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In geotechnical engineering, many design parameters of soil are associated with the standard penetration test (SPT). Standard penetration Test blow counts, NSPT is significant in site investigation, along with other geotechnical parameters such as Vs. There is no theoretical relationship between destructive (e.g. SPT and geotechnical soil parameters) and non-destructive methods (e.g. seismic methods); hence, their association, and evaluation of geotechnical properties, requires empirical correlations, statistical analysis and system identification techniques. The interdependency of factors involved in such problems prevents the use of regression analysis methods such as least square. Inaccuracies in measurement or estimation of the influencing parameters and least square cannot predict Vs correctly. Therefore a new approach “Error Least Square Model” proposed to quantification of the effect of uncertainties on evaluation of correlation parameters in this study. This model is the robust counterpart of the least square model, which is a second order cone program (SOCP) in which, possible uncertainties can be reasonably adjusted [3].

Background to previously proposed correlations

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Many research works can be found in the literature regarding application of NSPT for geotechnical characterization. Imai and Yoshimura [4] studied the relationship between seismic velocities and some index properties over 192 specimens and developed empirical relationships for all soils. Sykora and Stokoe [5] pointed out the geological age. Jafari et al., [6] present detailed historical review on the statistical correlation between NSPT versus Vs in fine grained soils. Some researchers have proposed correlations between NSPT and Vs for different soils, such as sand, silt and clay. Hasancebi and Ulusay [7] studied statistical correlations in sand and clay soil types except for gravels. Ulugergerli and Uyanık [8] investigated statistical correlations using 327 samples and defined the empirical relationship as upper and lower bounds instead of a single average curve for estimating seismic velocities and relative density. Dikmen [9] investigated uncorrected SPT data and presented a correlation for all type of soils. Others have developed correlations which included stress-corrected Vs, energycorrected NSPT (e.g. Pitilakis et al., [10], Kiku et al., [11]), energy- and stress-corrected NSPT, depth (e.g. Tamura and Yamazaki [12]) and fine content (e.g., Ohta and Goto [13]). The shear wave velocity can also provide estimation of effective stress (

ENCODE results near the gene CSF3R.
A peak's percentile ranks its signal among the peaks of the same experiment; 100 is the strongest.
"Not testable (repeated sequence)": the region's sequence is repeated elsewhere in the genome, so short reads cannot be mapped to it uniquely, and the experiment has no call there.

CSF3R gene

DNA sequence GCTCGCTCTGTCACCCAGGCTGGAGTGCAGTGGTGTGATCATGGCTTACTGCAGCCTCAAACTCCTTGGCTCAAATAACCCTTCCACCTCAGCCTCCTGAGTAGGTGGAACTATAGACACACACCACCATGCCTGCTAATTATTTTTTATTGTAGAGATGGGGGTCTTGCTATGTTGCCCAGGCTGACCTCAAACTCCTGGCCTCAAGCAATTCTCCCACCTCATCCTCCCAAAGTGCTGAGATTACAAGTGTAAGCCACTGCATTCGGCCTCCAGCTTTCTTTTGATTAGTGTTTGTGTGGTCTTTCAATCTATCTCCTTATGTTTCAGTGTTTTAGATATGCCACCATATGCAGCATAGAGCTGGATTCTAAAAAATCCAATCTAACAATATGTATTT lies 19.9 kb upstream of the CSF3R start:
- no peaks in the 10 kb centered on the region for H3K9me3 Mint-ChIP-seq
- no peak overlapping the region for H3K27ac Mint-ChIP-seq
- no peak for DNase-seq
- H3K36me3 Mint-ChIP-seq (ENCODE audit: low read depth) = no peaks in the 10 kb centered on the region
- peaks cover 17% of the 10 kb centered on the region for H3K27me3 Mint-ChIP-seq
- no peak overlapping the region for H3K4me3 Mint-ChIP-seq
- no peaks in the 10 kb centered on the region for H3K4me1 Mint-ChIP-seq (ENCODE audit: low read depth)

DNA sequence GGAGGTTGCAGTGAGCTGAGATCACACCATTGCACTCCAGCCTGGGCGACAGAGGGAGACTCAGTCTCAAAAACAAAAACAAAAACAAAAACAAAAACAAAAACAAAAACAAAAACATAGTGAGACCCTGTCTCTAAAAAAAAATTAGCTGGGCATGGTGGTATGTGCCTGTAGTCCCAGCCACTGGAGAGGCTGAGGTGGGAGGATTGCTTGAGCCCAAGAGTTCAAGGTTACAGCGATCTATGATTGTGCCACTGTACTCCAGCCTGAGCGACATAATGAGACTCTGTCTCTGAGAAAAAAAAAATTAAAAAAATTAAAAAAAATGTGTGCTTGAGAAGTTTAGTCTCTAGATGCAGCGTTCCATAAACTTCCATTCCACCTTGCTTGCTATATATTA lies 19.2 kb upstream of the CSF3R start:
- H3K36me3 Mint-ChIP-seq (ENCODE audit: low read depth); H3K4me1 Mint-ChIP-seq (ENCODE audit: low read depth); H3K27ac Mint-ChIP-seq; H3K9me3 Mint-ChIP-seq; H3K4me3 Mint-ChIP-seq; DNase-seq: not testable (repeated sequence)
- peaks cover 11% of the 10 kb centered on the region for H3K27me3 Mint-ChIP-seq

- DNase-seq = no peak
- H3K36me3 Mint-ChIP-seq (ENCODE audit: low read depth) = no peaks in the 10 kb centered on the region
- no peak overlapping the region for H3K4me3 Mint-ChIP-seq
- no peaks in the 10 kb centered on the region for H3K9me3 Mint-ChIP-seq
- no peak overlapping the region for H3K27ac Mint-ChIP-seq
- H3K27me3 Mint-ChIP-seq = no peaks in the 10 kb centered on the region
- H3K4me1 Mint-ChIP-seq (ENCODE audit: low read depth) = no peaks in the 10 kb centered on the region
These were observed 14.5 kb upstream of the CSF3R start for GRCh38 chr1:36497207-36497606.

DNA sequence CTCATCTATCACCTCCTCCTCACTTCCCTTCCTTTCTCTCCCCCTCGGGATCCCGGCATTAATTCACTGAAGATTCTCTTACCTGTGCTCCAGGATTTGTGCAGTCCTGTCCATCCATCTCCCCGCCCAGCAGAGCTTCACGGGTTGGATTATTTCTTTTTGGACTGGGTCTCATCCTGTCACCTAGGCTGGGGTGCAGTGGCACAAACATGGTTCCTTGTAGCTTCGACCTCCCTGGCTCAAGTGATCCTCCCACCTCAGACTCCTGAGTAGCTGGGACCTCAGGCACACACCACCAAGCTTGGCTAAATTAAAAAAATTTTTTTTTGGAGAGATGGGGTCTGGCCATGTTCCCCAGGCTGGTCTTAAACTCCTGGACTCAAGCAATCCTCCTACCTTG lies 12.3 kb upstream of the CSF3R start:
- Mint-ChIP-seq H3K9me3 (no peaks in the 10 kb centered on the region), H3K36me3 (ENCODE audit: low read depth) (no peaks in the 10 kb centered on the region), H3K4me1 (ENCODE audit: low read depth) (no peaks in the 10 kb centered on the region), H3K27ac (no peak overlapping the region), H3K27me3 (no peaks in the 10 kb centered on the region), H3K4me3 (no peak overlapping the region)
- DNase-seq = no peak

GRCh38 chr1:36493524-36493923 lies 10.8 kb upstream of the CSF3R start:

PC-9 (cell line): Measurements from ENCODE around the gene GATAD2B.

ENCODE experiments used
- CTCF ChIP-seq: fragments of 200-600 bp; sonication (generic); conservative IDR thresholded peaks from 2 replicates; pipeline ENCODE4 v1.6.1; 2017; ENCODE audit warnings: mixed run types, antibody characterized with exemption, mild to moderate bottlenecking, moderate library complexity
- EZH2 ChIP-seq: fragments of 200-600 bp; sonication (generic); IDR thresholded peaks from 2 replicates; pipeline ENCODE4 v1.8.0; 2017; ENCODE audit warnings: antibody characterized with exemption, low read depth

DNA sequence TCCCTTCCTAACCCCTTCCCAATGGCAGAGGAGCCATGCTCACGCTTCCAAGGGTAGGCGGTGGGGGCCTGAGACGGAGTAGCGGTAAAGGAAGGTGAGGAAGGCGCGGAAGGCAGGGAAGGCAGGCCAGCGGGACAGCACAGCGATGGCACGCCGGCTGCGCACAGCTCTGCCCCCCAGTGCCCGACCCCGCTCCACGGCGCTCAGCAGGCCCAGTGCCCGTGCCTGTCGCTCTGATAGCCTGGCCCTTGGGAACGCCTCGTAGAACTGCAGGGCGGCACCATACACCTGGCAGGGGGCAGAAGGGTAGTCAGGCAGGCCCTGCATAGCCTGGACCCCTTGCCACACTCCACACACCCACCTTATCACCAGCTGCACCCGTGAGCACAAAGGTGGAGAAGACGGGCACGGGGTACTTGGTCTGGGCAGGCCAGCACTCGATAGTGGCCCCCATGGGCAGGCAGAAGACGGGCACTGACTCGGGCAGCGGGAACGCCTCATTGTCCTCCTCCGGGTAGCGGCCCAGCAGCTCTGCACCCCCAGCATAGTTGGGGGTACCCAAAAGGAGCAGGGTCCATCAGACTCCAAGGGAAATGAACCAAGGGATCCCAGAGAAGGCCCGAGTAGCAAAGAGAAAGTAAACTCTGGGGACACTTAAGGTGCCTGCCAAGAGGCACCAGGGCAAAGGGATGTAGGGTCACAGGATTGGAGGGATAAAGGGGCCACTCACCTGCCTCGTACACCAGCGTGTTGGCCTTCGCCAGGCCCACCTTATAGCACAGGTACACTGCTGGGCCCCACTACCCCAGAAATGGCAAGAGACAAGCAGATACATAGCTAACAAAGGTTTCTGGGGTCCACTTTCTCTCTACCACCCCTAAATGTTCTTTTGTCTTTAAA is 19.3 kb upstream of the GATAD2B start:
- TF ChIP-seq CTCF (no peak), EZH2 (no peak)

) that Mayne et al., [14] suggested in clay soils type. Mayne [15] presents a relationship between the total unit weight (

in terms of Vs and depth (Z) for saturated soils. However, almost all of the studies mentioned above focused on the relationships between uncorrected NSPT and Vs for all soils as well as sand and clay-type soils. Some of these empirical relations have shown in Table.1 Table1. Some of the existing correlations between uncorrected NSPT and Vs.

Ref. Proposed Relation for all soils

Imai and Yoshimura (1975) Vs = 89.9 N0.341

Ohta and Goto (1978) Vs = 85.35 N0.348